Taking the long walk home on route 66

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Get Your Kicks on Route 66 is the refrain of the old rhythm and blues classic by American songwriter Bobby Troup and first recorded in 1946 by King Cole.

We’re familiar with a different Route 66 which is part of the Wetherby Railway Path.

When we last walked along the part of it from Freemans Way to Walton Gates, we saw that the sign located where the path crosses the racecourse road had been blown around by the wind and was pointing in the wrong direction.

Some walkers paused to ask directions for Wetherby and asked if it was really only the half mile the signpost indicated.

They were saddened to hear that the half mile would barely get them to the Freemans Way underpass and the centre of Wetherby and the refreshments they wanted would be another mile further on.

We’ve just been on holiday in Keswick and have walked along Route 71: one of the other Cycle Network paths built along the tracks of another disused railway and very near the A66 road.

We were staying in Keswick and within a few minutes of arriving there, met Jan and Alex Purves from East Keswick who make an annual pilgrimage to Keswick for the Jazz Festival which had started that weekend.

Janet and Peter Watson were also there for the festival. Some of you may remember Janet from the time when she worked as receptionist at the Wetherby News Office many years ago.

There are some nice walks in the Keswick area and we scarcely needed to use the car although we did use public transport (and the Metro bus pass) for some of the return journeys.

The four mile stretch of the Route 71 cycle path between Threlkeld and Keswick is one of our favourite walks.

There is stunning scenery along the route which follows the valley of the River Greta; crossing and re-crossing the fast flowing river by means of the picturesque old railway bridges with their oxbow shaped arches.

In one place the river and track are both crossed by a magnificent concrete bridge of the A66 road; a plaque proudly boasting that in 1999 the Greta Bridge was voted concrete structure of the century.

Building that bridge must have been quite an undertaking and it is here that one of the tunnels of the old railway track was blocked by the construction and the cycle path had to be diverted onto a boardwalk high above the river gorge.

Further along the path was an old railway building now used as a shelter and for information boards about the old railway.

One of these told how the railway was built by ‘navvies’.

It said you could tell a railway navvy by his dress; moleskin trousers, double canvas shirts, velveteen square tailed coats, hobnailed boots, gaudy handkerchiefs and felt hats with the brims turned up.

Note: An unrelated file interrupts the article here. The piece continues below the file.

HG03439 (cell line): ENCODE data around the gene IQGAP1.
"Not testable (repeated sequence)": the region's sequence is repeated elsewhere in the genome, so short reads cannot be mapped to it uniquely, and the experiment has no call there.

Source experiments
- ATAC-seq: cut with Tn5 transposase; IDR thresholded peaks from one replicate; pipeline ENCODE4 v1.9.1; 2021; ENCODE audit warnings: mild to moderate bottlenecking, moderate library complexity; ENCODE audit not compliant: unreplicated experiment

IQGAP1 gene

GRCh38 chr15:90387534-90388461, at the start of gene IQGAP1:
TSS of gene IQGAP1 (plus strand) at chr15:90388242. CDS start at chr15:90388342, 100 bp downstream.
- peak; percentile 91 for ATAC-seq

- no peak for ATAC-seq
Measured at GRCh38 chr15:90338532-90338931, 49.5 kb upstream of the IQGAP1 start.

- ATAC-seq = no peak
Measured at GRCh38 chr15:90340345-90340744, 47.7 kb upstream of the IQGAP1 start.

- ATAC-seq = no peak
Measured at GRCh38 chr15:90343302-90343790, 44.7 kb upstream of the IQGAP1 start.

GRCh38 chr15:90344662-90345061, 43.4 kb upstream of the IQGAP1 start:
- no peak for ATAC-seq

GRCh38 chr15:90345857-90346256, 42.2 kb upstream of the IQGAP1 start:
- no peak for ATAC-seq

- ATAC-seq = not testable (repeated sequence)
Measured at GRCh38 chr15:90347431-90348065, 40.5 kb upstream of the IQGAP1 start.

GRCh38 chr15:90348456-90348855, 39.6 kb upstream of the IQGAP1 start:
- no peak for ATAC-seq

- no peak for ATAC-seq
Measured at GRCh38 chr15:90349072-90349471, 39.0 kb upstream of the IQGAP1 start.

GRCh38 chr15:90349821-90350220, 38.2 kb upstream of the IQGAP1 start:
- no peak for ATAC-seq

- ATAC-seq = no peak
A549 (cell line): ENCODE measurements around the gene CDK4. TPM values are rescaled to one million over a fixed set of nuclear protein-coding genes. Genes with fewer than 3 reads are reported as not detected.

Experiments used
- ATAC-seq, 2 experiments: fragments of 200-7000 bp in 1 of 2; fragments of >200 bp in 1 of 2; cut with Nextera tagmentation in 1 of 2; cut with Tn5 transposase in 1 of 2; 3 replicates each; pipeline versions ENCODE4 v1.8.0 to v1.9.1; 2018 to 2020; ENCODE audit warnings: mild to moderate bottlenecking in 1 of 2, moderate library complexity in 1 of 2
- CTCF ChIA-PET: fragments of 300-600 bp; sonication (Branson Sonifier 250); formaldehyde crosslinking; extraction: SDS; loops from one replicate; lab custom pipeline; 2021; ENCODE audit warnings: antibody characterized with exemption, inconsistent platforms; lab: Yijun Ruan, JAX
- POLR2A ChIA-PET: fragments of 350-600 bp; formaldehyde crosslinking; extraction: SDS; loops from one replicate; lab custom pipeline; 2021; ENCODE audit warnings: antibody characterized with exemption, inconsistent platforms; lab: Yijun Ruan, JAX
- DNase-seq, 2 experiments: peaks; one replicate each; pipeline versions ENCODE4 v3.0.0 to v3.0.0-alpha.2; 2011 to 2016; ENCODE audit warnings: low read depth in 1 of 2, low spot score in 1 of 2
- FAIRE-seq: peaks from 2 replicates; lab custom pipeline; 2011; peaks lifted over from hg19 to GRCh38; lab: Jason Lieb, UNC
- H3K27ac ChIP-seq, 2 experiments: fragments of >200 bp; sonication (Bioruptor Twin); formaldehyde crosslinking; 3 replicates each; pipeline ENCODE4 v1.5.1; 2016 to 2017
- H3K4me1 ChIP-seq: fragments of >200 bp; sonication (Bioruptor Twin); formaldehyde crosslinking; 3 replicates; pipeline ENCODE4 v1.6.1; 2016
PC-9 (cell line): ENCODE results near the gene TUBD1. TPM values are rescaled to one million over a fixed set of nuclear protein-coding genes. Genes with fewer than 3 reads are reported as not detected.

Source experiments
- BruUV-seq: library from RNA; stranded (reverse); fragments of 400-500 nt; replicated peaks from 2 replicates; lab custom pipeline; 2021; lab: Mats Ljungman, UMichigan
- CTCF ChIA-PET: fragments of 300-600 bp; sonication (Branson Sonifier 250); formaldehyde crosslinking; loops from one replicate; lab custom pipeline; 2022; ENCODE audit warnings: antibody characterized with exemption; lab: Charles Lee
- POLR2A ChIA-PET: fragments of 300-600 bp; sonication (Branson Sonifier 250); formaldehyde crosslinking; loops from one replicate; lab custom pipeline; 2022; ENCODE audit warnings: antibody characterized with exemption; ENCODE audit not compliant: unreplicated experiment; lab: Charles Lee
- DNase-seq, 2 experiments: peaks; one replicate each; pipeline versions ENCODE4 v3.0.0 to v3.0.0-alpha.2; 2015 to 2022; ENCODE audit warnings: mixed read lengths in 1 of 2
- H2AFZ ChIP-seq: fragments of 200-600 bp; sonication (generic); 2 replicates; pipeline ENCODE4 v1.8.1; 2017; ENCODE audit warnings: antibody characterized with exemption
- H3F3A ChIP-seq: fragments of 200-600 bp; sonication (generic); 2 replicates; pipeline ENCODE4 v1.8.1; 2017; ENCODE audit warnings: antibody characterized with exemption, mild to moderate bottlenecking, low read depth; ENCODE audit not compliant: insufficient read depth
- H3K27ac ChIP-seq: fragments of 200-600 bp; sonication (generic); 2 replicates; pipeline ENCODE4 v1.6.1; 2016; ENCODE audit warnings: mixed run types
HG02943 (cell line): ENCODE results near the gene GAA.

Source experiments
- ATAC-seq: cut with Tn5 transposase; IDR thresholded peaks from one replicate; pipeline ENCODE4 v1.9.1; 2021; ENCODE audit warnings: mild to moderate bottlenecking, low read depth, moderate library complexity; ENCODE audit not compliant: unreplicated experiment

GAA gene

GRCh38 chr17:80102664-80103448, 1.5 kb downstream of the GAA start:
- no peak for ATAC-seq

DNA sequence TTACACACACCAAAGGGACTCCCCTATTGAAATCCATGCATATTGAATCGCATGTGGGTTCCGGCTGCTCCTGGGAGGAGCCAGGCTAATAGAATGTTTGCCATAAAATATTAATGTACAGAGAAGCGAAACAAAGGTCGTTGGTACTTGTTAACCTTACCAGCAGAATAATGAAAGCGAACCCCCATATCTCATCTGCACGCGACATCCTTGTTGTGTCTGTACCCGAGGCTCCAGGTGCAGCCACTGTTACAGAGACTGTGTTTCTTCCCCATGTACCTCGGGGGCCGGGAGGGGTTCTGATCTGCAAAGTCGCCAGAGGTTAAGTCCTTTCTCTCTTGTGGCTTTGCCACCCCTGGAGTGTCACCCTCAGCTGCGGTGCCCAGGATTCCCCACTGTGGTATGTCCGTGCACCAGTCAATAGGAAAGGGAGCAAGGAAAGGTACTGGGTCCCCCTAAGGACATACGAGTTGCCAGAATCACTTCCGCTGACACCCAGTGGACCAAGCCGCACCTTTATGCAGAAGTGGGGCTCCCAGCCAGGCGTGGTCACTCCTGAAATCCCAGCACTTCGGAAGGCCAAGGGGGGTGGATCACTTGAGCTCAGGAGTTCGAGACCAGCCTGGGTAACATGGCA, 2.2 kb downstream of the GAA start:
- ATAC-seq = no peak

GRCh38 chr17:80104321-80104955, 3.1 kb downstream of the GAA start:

They dug, they cut, they excavated and they moved soil, clay and rock using only picks, shovels and wheelbarrows.

And they blasted their way through solid rock with gunpowder. It’s recorded that navvies were not known for their good behaviour, the popular image being of debauchery and violence.

The railway cuttings, embankments and bridges of the old railway lines around Wetherby were built by navvies and I remembered Adrian Noble saying to me that their exploits and achievements should really be recorded by a suitable plaque or noticeboard.

On another day of our holiday, we went by launch over to the far side of Derwent Water – and the launch was boarded by pirates.

They were mostly quite small, but dressed for the part. One of the adult pirates was carrying a large treasure chest which he guarded closely.

It could have contained precious jewels but from the way Susie sniffed at it; more probably packed lunches.

We left the Lake District in torrential rain which only stopped as we neared Wetherby. The weather had gone by.

Stuart Rhodes read my recent article referring to the origin of the name “Wetherby” and thought readers might be interested in something he recently came across on the internet.

On the site www.roman-britain.org, there is an article on Verbeia which is apparently now thought to be the Roman name for Ilkley.

It includes a brief description of the origin of the name Wharfe. It refers to a Celtic origin (“winding one”) but, more interestingly, to the Old Scandinavian words”hvarf” or “hverfi” meaning bend or corner. The suffix “by” is also Old Scandinavian or Norse. Together they could form a single language basis of the name Wetherby, perhaps used by the Vikings. It’s one more theory for the collection!